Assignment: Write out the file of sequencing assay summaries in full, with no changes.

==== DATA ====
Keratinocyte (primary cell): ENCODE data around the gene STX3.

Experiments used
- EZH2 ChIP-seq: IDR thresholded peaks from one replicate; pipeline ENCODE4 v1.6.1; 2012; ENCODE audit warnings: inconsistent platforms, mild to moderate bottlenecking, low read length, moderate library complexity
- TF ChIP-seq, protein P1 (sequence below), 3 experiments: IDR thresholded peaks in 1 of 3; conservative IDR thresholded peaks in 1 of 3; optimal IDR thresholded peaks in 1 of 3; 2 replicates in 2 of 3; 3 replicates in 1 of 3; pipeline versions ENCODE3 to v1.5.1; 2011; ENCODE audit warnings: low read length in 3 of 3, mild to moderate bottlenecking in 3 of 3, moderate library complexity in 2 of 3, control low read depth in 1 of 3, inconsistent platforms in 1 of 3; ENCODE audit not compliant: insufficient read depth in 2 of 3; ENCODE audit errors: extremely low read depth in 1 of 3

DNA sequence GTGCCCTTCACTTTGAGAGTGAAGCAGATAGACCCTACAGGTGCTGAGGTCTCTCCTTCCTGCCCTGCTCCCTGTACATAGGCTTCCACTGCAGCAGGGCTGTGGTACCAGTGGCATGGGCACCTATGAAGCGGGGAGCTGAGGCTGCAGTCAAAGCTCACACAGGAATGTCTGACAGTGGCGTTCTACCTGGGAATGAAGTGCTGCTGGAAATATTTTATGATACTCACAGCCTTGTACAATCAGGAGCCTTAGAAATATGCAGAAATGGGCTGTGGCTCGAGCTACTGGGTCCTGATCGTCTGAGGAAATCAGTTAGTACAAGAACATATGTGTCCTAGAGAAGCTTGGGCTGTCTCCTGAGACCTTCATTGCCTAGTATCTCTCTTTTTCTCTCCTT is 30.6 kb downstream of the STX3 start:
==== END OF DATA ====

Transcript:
Keratinocyte (primary cell): ENCODE data around the gene STX3.

Experiments used
- EZH2 ChIP-seq: IDR thresholded peaks from one replicate; pipeline ENCODE4 v1.6.1; 2012; ENCODE audit warnings: inconsistent platforms, mild to moderate bottlenecking, low read length, moderate library complexity
- TF ChIP-seq, protein P1 (sequence below), 3 experiments: IDR thresholded peaks in 1 of 3; conservative IDR thresholded peaks in 1 of 3; optimal IDR thresholded peaks in 1 of 3; 2 replicates in 2 of 3; 3 replicates in 1 of 3; pipeline versions ENCODE3 to v1.5.1; 2011; ENCODE audit warnings: low read length in 3 of 3, mild to moderate bottlenecking in 3 of 3, moderate library complexity in 2 of 3, control low read depth in 1 of 3, inconsistent platforms in 1 of 3; ENCODE audit not compliant: insufficient read depth in 2 of 3; ENCODE audit errors: extremely low read depth in 1 of 3

DNA sequence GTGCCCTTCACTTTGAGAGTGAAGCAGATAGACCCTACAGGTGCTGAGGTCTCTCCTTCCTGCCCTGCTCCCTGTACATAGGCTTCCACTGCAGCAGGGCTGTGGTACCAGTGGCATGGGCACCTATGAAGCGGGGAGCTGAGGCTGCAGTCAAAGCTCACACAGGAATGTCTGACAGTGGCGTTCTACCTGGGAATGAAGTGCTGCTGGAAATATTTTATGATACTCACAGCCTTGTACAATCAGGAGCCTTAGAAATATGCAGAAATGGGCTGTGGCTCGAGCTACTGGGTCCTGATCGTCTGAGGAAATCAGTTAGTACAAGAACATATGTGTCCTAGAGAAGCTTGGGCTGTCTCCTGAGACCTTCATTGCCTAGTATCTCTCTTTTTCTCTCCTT is 30.6 kb downstream of the STX3 start: